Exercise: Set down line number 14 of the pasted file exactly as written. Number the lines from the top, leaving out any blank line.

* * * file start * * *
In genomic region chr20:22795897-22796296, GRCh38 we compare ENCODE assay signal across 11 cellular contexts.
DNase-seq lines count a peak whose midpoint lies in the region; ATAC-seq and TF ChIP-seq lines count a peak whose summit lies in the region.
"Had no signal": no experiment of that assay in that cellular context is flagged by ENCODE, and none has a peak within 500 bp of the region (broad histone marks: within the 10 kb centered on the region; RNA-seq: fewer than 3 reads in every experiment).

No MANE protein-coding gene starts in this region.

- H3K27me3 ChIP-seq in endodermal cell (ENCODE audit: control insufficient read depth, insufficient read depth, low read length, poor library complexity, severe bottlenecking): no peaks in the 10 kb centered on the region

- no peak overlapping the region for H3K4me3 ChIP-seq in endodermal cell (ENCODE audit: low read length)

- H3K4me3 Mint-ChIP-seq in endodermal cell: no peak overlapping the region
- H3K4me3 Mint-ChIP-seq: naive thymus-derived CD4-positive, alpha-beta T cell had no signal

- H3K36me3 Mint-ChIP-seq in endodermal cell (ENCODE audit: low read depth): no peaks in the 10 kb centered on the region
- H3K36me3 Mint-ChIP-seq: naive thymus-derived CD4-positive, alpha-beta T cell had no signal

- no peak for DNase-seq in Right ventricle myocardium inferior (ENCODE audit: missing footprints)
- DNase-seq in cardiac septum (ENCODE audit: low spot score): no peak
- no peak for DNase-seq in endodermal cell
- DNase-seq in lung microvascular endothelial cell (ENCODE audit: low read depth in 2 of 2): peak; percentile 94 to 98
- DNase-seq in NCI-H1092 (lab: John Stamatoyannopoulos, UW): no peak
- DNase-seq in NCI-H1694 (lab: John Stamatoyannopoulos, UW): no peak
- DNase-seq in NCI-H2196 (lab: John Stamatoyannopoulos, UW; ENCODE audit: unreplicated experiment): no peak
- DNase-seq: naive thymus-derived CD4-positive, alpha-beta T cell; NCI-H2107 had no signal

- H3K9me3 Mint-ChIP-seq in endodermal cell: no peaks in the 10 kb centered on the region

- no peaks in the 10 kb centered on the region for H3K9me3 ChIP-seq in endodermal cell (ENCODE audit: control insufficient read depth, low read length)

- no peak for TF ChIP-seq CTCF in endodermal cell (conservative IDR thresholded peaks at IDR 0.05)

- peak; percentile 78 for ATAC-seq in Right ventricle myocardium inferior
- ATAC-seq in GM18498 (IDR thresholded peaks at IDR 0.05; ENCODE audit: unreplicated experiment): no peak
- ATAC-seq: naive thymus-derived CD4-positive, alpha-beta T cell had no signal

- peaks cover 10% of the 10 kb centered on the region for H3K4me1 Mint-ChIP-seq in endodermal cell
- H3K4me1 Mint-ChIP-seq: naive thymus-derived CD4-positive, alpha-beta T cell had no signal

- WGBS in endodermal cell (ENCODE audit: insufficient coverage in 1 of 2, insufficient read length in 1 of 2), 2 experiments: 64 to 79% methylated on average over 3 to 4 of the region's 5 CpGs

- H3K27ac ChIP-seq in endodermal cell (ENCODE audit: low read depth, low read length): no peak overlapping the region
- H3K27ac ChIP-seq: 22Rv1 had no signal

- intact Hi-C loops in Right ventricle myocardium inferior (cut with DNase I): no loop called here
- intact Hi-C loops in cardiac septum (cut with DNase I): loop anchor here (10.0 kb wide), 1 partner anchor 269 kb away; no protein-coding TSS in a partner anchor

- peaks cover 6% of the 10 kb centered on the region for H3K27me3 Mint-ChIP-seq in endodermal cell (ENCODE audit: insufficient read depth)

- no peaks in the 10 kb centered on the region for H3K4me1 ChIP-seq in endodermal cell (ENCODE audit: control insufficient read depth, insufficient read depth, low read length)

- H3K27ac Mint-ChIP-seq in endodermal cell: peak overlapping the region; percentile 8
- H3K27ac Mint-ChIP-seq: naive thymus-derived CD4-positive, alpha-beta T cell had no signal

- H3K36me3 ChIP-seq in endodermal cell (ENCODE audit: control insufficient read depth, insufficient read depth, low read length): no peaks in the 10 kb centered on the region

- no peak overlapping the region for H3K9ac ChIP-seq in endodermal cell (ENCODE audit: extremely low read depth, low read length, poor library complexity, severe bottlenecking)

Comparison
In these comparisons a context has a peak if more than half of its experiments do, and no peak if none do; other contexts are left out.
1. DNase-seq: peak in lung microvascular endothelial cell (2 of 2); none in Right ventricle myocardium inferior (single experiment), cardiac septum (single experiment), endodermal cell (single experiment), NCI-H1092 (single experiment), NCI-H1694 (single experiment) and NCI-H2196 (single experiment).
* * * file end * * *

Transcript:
- DNase-seq in lung microvascular endothelial cell (ENCODE audit: low read depth in 2 of 2): peak; percentile 94 to 98